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Dark Matter Freeze-in Production in Fast-Expanding Universes

Authors
  • D'Eramo, F
  • Fernandez, N
  • Profumo, S
Publication Date
Feb 01, 2018
Source
eScholarship - University of California
Keywords
License
Unknown
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Abstract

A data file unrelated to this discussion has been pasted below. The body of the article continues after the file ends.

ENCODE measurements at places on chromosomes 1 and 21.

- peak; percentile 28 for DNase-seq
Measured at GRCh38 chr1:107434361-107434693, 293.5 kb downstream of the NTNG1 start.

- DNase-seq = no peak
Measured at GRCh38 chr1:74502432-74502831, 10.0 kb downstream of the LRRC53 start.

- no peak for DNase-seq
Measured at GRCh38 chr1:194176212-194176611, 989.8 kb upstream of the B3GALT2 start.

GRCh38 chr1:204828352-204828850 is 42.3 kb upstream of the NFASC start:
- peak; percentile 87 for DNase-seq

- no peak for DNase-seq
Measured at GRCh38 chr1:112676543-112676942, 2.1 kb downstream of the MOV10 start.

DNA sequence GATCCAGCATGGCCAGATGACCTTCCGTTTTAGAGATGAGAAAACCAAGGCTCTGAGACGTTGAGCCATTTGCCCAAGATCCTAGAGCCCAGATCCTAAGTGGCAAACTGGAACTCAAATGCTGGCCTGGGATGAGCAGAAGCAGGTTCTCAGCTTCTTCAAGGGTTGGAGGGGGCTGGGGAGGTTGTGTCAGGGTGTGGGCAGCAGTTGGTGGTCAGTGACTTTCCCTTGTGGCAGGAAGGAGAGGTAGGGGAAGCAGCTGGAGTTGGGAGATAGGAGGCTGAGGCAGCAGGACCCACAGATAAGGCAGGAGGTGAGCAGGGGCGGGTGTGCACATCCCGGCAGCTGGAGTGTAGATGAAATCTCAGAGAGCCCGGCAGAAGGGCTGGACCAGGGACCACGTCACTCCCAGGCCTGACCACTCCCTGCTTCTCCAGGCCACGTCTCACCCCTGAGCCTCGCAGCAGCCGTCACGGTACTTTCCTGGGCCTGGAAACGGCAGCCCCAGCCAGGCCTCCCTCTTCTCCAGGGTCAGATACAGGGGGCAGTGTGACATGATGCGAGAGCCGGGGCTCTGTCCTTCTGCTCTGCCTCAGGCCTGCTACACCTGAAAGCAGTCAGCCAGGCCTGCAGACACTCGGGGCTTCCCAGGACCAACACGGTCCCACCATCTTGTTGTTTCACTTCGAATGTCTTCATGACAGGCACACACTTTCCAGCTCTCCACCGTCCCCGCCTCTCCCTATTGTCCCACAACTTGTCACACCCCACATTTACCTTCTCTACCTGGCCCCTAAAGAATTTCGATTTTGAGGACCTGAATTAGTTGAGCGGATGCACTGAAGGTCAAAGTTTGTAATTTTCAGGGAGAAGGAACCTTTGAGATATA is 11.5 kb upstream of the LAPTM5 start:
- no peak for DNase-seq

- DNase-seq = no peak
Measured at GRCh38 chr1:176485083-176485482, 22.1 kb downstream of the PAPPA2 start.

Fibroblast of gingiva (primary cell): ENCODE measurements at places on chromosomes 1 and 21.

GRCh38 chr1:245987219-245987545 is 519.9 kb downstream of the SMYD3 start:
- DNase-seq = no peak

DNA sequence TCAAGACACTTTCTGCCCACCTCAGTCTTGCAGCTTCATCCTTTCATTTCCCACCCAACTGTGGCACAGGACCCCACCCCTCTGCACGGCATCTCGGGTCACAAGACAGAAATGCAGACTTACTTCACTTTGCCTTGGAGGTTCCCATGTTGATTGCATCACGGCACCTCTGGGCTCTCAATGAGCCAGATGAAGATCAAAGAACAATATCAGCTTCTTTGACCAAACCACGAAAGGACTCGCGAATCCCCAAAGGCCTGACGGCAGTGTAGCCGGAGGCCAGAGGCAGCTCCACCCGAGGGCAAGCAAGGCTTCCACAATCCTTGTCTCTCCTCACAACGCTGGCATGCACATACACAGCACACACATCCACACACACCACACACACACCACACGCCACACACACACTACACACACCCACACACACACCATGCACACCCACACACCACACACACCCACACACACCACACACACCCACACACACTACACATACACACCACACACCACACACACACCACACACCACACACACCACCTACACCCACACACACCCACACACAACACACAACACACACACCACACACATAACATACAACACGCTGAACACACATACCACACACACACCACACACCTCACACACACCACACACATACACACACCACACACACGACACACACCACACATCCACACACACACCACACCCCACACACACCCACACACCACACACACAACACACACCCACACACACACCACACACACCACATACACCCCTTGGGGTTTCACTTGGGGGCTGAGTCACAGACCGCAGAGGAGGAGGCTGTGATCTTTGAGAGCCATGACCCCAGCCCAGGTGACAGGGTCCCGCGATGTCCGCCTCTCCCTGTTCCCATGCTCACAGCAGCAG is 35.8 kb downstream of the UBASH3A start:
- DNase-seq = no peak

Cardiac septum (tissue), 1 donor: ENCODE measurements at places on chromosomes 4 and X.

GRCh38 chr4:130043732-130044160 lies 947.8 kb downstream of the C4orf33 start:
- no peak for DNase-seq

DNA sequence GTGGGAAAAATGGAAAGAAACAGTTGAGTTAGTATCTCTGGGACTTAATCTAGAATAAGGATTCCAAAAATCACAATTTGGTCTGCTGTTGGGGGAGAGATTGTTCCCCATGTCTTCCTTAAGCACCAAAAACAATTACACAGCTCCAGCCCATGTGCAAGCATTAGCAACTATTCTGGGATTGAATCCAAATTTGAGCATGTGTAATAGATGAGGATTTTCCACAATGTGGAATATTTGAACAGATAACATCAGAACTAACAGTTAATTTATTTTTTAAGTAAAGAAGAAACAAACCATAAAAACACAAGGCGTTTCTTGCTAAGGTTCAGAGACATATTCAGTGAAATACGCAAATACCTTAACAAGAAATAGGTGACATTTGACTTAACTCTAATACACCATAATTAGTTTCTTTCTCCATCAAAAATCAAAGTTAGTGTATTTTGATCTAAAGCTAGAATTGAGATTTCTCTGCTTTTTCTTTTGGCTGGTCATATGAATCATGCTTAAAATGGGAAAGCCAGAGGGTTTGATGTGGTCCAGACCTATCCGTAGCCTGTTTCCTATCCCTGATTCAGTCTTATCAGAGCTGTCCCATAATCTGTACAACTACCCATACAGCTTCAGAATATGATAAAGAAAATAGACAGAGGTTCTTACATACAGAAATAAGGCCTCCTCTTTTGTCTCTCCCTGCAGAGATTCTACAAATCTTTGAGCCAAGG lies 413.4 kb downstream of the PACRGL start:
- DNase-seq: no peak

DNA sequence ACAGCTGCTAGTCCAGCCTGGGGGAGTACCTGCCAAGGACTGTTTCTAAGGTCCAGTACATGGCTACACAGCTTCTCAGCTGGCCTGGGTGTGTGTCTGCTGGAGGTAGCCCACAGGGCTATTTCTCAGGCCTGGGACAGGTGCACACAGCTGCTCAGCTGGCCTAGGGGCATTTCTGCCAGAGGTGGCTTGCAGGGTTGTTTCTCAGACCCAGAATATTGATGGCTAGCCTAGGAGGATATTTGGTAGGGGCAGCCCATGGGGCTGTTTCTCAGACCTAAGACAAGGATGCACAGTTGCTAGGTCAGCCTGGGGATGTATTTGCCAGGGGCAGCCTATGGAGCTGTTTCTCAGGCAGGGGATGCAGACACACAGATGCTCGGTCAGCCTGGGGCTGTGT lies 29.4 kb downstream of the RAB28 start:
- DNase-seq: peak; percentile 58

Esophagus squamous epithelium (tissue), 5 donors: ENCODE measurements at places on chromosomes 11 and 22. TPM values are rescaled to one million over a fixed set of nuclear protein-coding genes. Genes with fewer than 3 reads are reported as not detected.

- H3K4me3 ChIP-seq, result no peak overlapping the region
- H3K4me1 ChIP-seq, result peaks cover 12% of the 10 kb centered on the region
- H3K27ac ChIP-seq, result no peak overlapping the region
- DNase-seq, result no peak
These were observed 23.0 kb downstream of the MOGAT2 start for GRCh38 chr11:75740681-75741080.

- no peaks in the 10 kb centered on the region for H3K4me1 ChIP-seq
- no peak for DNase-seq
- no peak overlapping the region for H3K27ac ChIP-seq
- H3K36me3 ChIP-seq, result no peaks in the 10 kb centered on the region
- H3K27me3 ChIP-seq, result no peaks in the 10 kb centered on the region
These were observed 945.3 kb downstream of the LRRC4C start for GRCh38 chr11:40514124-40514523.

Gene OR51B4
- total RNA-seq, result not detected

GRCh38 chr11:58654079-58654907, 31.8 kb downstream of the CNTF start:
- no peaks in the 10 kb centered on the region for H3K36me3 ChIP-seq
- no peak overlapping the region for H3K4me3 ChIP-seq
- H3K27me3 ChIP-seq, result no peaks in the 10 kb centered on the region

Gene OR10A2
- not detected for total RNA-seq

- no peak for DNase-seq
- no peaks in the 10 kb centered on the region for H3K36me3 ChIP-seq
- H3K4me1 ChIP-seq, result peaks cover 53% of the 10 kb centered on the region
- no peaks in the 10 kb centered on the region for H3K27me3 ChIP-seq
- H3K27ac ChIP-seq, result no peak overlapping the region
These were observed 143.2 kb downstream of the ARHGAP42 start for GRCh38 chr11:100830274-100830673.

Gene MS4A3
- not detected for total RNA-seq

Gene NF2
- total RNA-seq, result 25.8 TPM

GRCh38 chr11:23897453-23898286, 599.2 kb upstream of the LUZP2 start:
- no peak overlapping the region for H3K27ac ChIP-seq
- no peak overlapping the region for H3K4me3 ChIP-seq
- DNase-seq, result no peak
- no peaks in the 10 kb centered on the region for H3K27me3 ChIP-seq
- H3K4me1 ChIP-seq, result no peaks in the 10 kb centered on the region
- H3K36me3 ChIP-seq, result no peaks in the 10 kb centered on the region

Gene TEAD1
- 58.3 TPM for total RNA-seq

If the dark matter is produced in the early universe prior to Big Bang nucleosynthesis, a modified cosmological history can drastically affect the abundance of relic dark matter particles. Here, we assume that an additional species to radiation dominates at early times, causing the expansion rate at a given temperature to be larger than in the standard radiation-dominated case. We demonstrate that, if this is the case, dark matter production via freeze-in (a scenario when dark matter interacts very weakly, and is dumped in the early universe out of equilibrium by decay or scattering processes involving particles in the thermal bath) is dramatically suppressed. We illustrate and quantitatively and analytically study this phenomenon for three different paradigmatic classes of freeze-in scenarios. For the frozen-in dark matter abundance to be as large as observations, couplings between the dark matter and visible-sector particles must be enhanced by several orders of magnitude. This sheds some optimistic prospects for the otherwise dire experimental and observational outlook of detecting dark matter produced by freeze-in.

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